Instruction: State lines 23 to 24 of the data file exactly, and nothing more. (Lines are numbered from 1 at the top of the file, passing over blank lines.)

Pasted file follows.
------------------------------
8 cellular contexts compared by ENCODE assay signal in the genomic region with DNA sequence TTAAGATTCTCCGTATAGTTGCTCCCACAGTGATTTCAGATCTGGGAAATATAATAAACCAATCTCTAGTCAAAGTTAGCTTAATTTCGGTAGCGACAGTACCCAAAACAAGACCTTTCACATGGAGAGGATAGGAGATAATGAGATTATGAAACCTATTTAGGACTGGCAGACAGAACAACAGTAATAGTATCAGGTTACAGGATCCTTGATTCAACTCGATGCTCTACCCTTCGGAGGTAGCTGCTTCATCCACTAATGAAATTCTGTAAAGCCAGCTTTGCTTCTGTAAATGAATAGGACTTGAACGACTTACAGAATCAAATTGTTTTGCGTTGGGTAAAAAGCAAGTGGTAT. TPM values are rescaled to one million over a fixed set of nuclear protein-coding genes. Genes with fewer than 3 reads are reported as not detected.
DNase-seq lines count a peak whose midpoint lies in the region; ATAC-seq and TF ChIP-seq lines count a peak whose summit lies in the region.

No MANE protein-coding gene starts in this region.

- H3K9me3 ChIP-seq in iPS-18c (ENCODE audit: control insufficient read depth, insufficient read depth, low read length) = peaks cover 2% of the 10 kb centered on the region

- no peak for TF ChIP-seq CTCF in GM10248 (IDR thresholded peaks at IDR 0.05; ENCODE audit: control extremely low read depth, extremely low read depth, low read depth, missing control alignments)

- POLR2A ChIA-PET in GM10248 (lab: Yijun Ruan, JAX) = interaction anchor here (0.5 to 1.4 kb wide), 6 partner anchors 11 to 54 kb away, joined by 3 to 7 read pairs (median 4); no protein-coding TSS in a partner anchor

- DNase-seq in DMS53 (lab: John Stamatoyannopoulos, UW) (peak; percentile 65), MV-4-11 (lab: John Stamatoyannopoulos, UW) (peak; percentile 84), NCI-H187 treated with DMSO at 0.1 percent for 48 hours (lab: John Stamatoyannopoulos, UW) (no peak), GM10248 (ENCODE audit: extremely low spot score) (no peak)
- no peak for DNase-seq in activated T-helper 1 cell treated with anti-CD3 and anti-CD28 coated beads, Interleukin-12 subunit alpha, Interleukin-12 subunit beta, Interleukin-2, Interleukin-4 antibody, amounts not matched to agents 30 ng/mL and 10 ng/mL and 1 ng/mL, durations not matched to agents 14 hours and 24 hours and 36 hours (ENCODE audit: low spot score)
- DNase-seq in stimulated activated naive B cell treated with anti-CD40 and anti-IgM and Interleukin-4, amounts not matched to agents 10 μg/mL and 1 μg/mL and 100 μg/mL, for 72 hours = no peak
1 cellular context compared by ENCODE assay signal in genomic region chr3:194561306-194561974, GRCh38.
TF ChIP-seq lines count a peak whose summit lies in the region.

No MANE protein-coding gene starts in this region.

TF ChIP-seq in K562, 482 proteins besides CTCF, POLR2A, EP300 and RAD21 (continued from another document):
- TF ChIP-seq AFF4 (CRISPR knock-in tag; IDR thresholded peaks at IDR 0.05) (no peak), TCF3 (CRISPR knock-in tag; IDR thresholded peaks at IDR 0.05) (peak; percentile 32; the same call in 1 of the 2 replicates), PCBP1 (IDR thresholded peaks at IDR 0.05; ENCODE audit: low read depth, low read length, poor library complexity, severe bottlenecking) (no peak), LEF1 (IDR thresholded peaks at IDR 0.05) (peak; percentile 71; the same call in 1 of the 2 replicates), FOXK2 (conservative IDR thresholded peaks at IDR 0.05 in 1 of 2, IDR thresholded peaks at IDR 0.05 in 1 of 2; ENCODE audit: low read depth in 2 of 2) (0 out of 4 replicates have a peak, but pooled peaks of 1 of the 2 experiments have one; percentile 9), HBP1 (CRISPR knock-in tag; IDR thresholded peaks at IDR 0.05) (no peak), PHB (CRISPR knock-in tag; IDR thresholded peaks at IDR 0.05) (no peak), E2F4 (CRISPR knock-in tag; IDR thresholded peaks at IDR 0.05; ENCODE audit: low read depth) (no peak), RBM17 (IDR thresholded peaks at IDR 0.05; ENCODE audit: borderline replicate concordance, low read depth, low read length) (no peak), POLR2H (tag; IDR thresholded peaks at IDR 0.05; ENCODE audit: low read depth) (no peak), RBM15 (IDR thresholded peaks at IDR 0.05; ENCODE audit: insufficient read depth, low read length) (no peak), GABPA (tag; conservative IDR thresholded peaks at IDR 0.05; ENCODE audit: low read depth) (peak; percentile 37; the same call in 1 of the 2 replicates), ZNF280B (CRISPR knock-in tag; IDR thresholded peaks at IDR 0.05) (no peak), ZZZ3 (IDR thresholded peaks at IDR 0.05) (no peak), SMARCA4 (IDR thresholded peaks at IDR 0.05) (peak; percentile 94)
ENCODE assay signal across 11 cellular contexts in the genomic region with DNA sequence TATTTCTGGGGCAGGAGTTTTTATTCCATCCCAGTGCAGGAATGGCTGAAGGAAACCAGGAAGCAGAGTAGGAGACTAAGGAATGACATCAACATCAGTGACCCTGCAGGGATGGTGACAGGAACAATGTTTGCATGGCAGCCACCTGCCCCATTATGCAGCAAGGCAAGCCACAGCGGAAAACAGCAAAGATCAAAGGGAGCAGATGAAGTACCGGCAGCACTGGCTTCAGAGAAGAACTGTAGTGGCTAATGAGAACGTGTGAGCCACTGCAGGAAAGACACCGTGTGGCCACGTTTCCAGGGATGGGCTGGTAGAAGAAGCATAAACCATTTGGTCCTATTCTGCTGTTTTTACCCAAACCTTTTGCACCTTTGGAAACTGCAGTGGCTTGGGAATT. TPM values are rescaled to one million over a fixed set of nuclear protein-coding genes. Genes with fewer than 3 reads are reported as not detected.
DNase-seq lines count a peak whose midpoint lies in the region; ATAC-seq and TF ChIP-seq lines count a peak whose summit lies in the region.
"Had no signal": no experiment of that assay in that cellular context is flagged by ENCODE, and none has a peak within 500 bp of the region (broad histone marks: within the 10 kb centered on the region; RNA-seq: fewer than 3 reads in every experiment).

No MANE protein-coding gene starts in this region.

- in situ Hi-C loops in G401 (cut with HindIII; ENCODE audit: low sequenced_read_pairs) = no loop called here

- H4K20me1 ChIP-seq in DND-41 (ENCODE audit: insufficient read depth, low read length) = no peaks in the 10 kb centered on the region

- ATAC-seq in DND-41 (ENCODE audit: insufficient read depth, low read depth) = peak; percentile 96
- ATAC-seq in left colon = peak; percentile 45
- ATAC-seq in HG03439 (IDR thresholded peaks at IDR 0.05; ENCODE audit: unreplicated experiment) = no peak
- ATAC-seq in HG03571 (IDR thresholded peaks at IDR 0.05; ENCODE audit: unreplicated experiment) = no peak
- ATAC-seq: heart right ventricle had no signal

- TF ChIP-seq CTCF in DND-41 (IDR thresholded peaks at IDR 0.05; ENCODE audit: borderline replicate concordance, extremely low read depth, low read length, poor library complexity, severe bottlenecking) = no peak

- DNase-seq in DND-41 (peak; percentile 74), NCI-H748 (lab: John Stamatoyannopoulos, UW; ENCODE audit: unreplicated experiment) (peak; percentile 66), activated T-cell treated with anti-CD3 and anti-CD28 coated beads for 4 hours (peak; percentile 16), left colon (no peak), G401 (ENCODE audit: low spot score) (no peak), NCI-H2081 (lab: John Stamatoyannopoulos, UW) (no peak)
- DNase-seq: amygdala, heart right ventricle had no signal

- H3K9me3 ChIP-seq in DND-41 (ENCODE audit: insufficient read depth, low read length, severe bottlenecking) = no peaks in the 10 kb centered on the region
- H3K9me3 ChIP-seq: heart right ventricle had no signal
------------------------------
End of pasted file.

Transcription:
- ATAC-seq in HG03439 (IDR thresholded peaks at IDR 0.05; ENCODE audit: unreplicated experiment) = no peak
- ATAC-seq in HG03571 (IDR thresholded peaks at IDR 0.05; ENCODE audit: unreplicated experiment) = no peak